Sunday, 27 April 2008

Bordeaux Aperitifs – Banyuls

Banyuls is a fortified wine made from old vines cultivated in terraces on the slopes of the Pyrenees in the Roussillon wine region of Southern France which borders Southern Catalonia in Spain. The vines grow precariously on steep slopes and crags which means that everything has to be done by hand as no tractor would ever get up there! Most of the Banyuls wines are red but some whites are produced as well. The grapes used are Grenache Noir, Grenache gris, Grenache Blanc, Macabeu, Muscat, Malvoise and Carignan.

Banyuls is made in a method similar to that of Port but in France it is known as mutage. Arnau de Villanova, a doctor of medicine at the University of Montpellier, discovered the principle of mutage – adding spirits to stabilise sweet wines in the 13th century. This technique made it possible to keep some of the sweetness contained in the grapes.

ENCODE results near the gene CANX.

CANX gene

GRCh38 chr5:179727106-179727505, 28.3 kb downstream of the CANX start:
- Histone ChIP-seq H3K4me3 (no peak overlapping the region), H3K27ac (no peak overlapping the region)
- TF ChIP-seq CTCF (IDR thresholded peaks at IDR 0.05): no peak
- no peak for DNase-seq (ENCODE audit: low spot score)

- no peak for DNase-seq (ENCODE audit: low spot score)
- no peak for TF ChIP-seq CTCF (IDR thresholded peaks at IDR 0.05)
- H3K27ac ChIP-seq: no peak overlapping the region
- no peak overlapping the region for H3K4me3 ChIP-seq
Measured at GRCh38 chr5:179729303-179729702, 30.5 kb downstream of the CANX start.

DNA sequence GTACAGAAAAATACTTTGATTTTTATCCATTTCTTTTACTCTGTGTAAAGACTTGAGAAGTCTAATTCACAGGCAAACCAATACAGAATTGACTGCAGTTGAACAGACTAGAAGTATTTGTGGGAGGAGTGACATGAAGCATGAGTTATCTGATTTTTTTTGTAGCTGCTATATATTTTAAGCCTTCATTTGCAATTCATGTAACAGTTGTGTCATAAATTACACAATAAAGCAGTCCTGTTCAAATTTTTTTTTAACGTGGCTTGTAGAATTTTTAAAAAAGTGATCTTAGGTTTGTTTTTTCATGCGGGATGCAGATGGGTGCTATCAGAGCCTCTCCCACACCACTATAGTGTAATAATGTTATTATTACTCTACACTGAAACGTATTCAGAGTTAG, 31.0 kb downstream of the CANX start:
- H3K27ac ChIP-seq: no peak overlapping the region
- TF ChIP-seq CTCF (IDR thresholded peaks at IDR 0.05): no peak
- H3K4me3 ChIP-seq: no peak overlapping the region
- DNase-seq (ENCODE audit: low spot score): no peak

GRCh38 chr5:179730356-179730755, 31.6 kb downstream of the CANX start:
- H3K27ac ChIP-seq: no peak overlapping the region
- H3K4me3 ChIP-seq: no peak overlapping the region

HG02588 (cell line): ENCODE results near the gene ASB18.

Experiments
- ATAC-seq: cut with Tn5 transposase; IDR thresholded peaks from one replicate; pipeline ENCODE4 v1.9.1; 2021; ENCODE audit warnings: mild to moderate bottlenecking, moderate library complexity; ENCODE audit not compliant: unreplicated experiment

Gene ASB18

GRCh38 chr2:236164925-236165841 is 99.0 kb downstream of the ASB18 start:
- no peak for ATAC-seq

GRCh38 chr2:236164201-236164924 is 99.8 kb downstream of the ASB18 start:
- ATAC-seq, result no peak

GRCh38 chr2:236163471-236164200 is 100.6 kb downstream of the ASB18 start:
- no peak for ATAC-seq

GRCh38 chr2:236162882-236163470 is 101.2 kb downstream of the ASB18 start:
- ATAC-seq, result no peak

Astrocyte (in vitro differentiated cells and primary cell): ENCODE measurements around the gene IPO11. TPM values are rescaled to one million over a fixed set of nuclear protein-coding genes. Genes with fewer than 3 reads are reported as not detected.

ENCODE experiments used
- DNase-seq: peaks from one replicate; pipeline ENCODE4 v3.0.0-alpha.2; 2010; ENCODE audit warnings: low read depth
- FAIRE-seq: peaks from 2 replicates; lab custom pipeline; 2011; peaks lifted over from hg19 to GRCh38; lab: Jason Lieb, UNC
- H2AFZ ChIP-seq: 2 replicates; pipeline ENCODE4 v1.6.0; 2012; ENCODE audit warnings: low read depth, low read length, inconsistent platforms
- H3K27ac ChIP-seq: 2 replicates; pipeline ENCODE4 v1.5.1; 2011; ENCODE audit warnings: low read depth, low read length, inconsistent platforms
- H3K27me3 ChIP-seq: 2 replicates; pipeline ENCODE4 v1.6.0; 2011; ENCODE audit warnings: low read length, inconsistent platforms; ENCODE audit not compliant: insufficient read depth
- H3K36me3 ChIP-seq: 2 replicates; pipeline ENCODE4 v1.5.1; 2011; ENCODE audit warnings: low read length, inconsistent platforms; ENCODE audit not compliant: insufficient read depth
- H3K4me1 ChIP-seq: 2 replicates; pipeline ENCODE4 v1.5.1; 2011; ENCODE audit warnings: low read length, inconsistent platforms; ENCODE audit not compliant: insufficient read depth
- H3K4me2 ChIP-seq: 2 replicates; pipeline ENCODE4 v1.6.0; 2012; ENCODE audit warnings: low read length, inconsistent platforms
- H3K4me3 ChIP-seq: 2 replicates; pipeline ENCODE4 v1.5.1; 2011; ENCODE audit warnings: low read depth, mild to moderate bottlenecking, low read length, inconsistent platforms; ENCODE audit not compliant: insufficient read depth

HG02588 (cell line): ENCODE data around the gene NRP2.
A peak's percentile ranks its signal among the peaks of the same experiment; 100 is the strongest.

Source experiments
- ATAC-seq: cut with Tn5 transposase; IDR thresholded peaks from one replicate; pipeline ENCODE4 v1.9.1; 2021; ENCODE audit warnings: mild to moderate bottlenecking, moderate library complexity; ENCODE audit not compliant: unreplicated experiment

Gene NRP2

Alcohol is added to the must to halt fermentation while sugar levels are still high, preserving the natural sugar of the grape. The wines are then matured in oak barrels, or outside in glass bottles exposed to the sun, allowing the wine to maderise. The maturation period is a minimum of 10 months for Banyuls AOC, and 30 months for Banyuls Grand Crus.

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